Tag: winter

The day it finally froze over (our water service, that is)

The local news informs us we have now awakened to 50 below-zero mornings so far this season, as if it were something we were all hoping to accomplish. I, for one, have had enough of winter, especially given the swift kick in the shins it gave us last Friday.


Our water service froze. No, not the pipes we can thaw ourselves with a hair dryer and a little swearing – the pipe between the curb and the water main. It seems this is our responsibility, even though it is in the street.

I watched with a sense of dread Friday afternoon as my water went from a trickle, to a drip, to nothing, despite my herculean efforts with heating tape, a hair dryer (now cracked, alas, from an unfortunate contact with the garage floor), and a space heater.

My dread turned to outright anxiety when I tried to reach the city and found they all go home at 3:30. The contact at the emergency number, a police dispatcher, told us to call a plumber. Yes, but who? And to do what? The city inspector would tell us, it seemed, in the morning.

My first advice, should you find yourself in this situation, is to make sure you have 10 or 12 empty milk jugs sitting around so you can go door-to-door for water. Fortunately, this is not a problem at my house where most of the inhabitants sport a permanent milk-moustache. (An aside: Later, when the water was back on, my son asked if we had to return what we’d borrowed.)

My second advice is to keep your cool (ha, ha – like that pun?) A situation like this does not inspire the most rational behavior. My reaction ran along the lines of:

  • Leaping at anyone who took out a clean fork, or attempted to change their socks.
  • Cranking up the heat in the house like it would somehow magically melt a pipe that’s 80 feet away under 6 feet of soil and a snow bank.
  • Meting out what little water we had like we were on a life boat in the Pacific. You want a drink of water? No way! We need to save it for more important things like…well, I’m not sure but I know drinking it isn’t at the top of the list.

My husband reacted by purchasing a blueberry pie that he warmed up, forgot to eat, and later attempted to use to bribe the city inspector who couldn’t really help us anyway.

I spent Friday night in sleepless desperation but by dawn had decided to unleash my inner pioneer. I’ve always loved Little House on the Prairie, and what better way to reenact it but from a house with central heating?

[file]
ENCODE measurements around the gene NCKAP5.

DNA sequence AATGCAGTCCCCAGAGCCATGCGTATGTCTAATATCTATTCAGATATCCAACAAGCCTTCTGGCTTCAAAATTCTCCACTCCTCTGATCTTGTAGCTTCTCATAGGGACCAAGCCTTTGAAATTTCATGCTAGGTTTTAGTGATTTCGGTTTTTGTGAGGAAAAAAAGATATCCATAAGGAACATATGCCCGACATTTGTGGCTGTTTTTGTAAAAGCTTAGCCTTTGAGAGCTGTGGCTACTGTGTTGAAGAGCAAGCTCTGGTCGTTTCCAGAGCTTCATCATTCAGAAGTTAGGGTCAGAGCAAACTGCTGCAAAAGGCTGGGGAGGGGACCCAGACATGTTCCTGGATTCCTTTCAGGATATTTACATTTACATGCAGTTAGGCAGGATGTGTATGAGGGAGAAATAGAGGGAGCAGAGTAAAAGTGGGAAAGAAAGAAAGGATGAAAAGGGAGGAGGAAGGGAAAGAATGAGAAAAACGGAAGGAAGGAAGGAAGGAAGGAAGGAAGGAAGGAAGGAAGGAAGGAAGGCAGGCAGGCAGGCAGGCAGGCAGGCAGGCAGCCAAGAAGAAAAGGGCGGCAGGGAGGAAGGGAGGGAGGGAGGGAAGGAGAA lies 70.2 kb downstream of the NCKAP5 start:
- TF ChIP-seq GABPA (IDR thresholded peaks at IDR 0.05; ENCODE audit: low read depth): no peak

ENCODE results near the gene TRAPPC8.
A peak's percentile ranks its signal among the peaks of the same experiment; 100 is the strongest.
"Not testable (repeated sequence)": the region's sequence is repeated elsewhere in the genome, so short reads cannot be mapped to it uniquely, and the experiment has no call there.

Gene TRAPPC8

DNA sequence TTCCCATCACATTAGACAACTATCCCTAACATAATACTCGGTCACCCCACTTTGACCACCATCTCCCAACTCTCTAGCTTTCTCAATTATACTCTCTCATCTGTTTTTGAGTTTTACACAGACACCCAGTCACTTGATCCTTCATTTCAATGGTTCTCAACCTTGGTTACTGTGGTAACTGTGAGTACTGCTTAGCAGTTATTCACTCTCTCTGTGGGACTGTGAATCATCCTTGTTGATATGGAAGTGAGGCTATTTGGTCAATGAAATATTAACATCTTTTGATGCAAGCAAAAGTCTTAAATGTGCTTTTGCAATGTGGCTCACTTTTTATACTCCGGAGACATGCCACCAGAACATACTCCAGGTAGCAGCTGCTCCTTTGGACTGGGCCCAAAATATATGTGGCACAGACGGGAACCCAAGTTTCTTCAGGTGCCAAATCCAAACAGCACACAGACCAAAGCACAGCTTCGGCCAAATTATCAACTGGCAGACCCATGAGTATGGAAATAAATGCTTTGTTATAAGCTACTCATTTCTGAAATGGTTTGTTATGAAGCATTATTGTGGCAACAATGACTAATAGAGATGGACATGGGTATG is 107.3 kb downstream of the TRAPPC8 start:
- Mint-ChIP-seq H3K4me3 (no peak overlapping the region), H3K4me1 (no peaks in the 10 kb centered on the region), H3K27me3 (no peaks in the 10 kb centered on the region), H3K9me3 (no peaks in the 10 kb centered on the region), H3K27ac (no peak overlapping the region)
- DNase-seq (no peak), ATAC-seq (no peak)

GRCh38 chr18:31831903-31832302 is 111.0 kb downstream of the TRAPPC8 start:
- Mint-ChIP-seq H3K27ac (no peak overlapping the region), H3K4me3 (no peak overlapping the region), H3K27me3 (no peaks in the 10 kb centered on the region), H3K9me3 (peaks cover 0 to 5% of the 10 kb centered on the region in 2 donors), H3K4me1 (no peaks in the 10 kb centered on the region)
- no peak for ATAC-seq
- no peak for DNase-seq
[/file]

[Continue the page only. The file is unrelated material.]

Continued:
Saturday found me boiling snow on the stove to wash dishes, hauling water to the toilets, and other roughing-it behavior, until the inspector showed up to confirm what we already knew – we were out of luck. He did, however, give us a list of plumbers. And an offer to shower at the city rec center. (I must have looked a little rough around the edges.)

We were extremely fortunate. Thanks to my instinctually calling the plumber that was geographically the closest, and doing a little groveling, we had water again in 24 hours. This helped me avoid the pioneer task I was most dreading. (OK, so maybe taking your delicates to a laundromat with wifi isn’t exactly roughing it, but I can only say that in hindsight.)

The only issue now is that we have to run our water non-stop until at least mid-April. Aaah, everyone loves the restful sound of water running somewhere in the house. I’m trying to get my husband to think of it as a zen water feature, only in the utility room.

Now that I know that the water flow in the street is our responsibility, in future winters I will be standing out there blocking the path of the city plow so we can maintain the snow cover on the asphalt. We know from past experience that he’s not too keen on plowing us out anyway, and since we are at the end of a cul de sac, it will only inconvenience one or two neighbors, and the mail delivery. And I don’t need most of that mail anyway. So I don’t see a problem.

What’s your worst end-of-winter story? Or is winter even over yet?

18 reasons I can’t work on a snow day

My summer office
My summer office

Or a cold day to be more exact – air temperatures hovering around -20 with windchill around -40. This is the fourth cold-weather school closing this month, and we’re preparing for a fifth tomorrow. This in a school district where we haven’t had a single snow day in the ten years I’ve had kids in school, even when we had to traverse knee-deep snow or two inches of solid ice to reach the bus stop.

School closures are hard on all parents, and it’s no exception when you work from home. The kids are here all summer but it’s different. We have some space. I frequently head to our screened porch where I can get some distance and some fresh air while I work. The beach has wireless access so I can work there. Ditto for the bowling alley. But I’m at a complete loss when we’re all cooped up in the house.
In case you’re struggling with this issue, I’m offering up some justification you can provide to your clients.

I’m sorry, I can’t work right now because:

  1. I can’t hear over the three people in the next room arguing over the remote control.
  2. I’m still doing the breakfast dishes and it’s nearly time for the lunch dishes.
  3. I’m playing a 14th game of double Solitaire and we haven’t won one yet.
  4. I’m fruitlessly encouraging home study.
  5. I’m explaining for the 100th time that it’s too cold to drive anyone to the coffee shop/mall/bowling alley.
  6. I’m explaining for the 200th time why we won’t be inviting any friends over.